Category Theory/(Co-)cones and (co-)limits

Definition (cone):

Let ${\mathcal {C}}$ be a category and let $G=(V,A)$ be a diagram in ${\mathcal {C}}$ . A cone over $G$ is an object $a$ of ${\mathcal {C}}$ , together with morphisms $\phi _{a,b}:a\to b$ for each $b\in V$ , so that for each $\psi :b\to b'\in A$ (so that $b,b'\in V$ ) we have

$\phi _{a,b'}=\psi \circ \phi _{a,b}$ .

Definition (limit):

Let ${\mathcal {C}}$ be a category, let $G=(V,A)$ be a diagram in ${\mathcal {C}}$ and let

Definition (diagonal):

Let ${\mathcal {C}}$ be a category, and let $X$ be an object of ${\mathcal {C}}$ . Further, suppose that the object $X\times X$ and the morphisms $\pi _{1}:X\times X\to X$ and $\pi _{2}:X\times X\to X$ constitute a product of $X$ with itself in ${\mathcal {C}}$ . Then the diagonal (also called "diagonal morphism") is the unique morphism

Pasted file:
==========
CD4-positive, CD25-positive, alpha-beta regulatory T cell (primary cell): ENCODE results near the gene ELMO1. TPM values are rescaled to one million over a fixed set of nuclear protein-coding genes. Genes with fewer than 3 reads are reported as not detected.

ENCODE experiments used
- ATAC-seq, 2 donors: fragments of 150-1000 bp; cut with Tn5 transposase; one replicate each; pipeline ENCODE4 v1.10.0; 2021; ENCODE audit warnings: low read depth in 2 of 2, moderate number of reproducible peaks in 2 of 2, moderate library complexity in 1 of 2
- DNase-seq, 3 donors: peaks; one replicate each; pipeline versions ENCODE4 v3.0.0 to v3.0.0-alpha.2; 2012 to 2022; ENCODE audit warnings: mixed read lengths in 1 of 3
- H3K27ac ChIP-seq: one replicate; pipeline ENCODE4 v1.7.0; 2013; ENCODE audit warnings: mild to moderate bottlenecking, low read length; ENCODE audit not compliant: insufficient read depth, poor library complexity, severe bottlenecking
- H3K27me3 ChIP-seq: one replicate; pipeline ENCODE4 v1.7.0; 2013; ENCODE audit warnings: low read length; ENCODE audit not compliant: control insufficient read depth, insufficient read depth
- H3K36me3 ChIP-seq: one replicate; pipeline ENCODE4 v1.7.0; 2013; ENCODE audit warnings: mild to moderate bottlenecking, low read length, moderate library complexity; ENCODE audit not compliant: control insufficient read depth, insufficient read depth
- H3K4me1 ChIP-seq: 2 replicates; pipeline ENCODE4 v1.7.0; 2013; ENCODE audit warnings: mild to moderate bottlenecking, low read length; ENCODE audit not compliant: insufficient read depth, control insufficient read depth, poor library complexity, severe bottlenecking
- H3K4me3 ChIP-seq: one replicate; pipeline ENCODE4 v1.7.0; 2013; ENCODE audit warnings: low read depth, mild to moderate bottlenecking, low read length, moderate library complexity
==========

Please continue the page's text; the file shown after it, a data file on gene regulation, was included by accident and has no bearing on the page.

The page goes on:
$\Delta :X\to X\times X$ such that $\pi _{1}\circ \Delta =\pi _{2}\circ \Delta =\operatorname {Id} _{X}$ .

Definition (anti-diagonal):

Let ${\mathcal {C}}$ be a category, and let $X$ be an object of ${\mathcal {C}}$ . Further, suppose that the object $X\sqcup X$ and the morphisms $\iota _{1}:X\to X\sqcup X$ and $\iota _{2}:X\to X\sqcup X$ constitute a coproduct of $X$ with itself in ${\mathcal {C}}$ . Then the anti-diagonal (also called "anti-diagonal morphism") is the unique morphism

$\nabla :X\sqcup X\to X$ such that $\nabla \circ \iota _{1}=\nabla \circ \iota _{2}=\operatorname {Id} _{X}$ .

Exercises

1. Let ${\mathcal {D}}$ be a category such that every two objects of ${\mathcal {D}}$ have a product. Suppose further that ${\mathcal {C}}$ is another category, and that $T:{\mathcal {C}}\to {\mathcal {D}}$ is a functor. Let $Y$ be an object of ${\mathcal {D}}$ . Use the universal property of the product in order to show that there exists a functor $S_{Y}:{\mathcal {C}}\to {\mathcal {D}}$ that sends an object $X$ of ${\mathcal {C}}$ to the object $T(X)\times Y$ of ${\mathcal {D}}$ .
2. Prove that any morphism $g:Y\to Z$ in ${\mathcal {D}}$ gives rise to a natural transformation $S_{Y}\to S_{Z}$ .
3. Can we weaken the assumption that every two objects of ${\mathcal {D}}$ have a product? (Hint: Consider the image of the class function on objects associated to the functor $T$ .)